Originally posted on appazoogle:
Elsevier, the world’s largest publisher of scientific journals, doesn’t have many friends of late. Earlier this year, a group of academics led by British mathematician Timothy Gowers started a petition to boycott the publisher—a petition which, as of April 10, included the names of over 9,200 researchers.
The stated impetus of the petition is Elsevier’s high prices and restricted distribution models. In order to understand the issue, we need to go back to 1996 and an initiative called “the big deal.” In a nutshell, the big deal uses economics of scale to bundle electronic access to a group (sometimes hundreds) of journals and sells this access to libraries and library consortia for a fixed fee over a certain period (say, three years). The benefits of this model are that instead of paying full price for each expensive journal subscription, libraries can pay one fee for lots of journals—in the end, coming out ahead. (From a consumer standpoint, think of stores like Sam’s Club. It’s kind of like that.)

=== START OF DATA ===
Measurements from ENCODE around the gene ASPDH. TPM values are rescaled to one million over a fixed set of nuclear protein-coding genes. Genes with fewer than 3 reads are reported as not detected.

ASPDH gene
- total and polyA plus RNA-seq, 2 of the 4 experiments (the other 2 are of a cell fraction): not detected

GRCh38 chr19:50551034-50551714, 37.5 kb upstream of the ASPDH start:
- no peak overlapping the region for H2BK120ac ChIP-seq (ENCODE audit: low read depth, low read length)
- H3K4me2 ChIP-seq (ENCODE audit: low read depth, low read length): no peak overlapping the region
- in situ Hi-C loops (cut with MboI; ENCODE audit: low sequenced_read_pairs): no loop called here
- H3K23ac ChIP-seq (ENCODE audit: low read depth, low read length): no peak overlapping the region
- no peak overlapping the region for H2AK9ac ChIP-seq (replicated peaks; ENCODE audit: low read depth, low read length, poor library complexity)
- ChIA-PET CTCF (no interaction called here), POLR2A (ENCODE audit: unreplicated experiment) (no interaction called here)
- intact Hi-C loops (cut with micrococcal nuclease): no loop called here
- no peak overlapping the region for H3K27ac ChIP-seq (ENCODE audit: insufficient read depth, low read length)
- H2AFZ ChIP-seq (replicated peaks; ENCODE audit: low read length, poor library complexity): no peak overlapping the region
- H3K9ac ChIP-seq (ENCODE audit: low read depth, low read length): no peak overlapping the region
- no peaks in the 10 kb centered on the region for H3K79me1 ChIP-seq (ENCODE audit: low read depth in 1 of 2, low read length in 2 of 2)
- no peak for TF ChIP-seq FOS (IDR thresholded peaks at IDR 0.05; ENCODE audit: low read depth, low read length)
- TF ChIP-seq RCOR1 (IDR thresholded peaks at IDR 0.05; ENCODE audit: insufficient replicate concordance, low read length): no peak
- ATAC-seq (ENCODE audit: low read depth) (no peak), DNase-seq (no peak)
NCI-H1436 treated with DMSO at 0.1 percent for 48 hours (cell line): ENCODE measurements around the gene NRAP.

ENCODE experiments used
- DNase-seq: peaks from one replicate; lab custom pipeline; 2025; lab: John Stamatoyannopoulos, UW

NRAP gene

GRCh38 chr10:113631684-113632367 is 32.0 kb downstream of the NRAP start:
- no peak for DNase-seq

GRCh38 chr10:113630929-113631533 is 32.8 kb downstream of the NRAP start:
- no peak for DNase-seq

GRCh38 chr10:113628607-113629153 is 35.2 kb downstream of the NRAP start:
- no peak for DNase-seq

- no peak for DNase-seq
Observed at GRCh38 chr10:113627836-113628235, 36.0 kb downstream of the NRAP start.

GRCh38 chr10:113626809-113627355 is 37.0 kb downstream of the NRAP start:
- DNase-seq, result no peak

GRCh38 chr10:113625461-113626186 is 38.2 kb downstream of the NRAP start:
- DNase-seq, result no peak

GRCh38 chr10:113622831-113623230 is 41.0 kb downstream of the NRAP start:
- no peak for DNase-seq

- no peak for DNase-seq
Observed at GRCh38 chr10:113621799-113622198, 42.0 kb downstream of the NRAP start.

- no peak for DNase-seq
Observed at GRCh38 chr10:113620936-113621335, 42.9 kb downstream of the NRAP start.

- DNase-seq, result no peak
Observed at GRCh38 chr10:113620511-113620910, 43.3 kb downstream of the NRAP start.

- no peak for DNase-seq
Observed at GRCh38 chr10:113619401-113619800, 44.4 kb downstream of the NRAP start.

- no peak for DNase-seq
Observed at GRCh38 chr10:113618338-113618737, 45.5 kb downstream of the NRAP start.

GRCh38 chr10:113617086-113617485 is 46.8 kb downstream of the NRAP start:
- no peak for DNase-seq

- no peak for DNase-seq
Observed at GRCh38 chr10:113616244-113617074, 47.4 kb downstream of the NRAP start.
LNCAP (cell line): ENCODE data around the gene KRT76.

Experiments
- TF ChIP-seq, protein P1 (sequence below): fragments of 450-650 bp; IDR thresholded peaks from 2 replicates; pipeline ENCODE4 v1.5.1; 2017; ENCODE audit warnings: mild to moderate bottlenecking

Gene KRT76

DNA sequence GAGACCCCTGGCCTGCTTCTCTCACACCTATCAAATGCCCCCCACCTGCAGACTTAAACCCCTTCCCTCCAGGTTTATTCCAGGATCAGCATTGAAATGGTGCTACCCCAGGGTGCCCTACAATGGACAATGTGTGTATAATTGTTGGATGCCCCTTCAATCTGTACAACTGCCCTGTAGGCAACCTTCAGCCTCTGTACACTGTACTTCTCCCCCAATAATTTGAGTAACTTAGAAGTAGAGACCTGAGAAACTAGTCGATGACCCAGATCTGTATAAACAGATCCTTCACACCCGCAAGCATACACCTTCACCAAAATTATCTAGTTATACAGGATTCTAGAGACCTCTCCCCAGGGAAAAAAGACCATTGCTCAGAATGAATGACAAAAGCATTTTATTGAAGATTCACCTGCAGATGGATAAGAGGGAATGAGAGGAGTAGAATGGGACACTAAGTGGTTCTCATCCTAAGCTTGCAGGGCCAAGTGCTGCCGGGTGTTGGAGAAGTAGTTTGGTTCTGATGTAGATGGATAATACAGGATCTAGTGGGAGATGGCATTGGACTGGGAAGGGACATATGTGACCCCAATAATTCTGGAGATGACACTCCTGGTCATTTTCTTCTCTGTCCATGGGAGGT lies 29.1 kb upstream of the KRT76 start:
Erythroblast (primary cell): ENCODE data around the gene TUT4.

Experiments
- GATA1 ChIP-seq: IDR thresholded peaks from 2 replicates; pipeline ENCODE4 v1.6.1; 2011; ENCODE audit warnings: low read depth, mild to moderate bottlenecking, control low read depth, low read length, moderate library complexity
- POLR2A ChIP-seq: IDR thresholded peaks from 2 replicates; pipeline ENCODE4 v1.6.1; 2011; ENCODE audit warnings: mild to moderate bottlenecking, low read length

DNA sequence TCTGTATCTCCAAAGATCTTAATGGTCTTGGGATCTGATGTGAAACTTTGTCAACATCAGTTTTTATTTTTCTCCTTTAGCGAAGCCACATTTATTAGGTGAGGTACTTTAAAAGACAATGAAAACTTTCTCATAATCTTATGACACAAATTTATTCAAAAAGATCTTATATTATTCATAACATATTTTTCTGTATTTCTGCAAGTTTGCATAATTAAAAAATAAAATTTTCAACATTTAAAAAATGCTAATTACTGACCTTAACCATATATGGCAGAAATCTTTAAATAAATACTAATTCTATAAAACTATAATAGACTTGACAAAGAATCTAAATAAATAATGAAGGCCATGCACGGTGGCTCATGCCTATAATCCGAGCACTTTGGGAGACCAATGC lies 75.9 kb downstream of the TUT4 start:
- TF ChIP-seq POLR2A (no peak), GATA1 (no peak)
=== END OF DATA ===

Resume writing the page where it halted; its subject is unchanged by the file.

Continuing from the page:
The problem with this “big deal” is that journal costs increase each year. It’s the nature of the model: academic publishing has a weird kind of hold on its market. Academics need the information that academic publishers provide, and they (read as: their institutions) have little choice but to pay whatever the publisher charges in order to remain informed on the latest developments in the field. Traditionally, academic publishing has been a pretty easy deal: when budgets get tight, prices go up.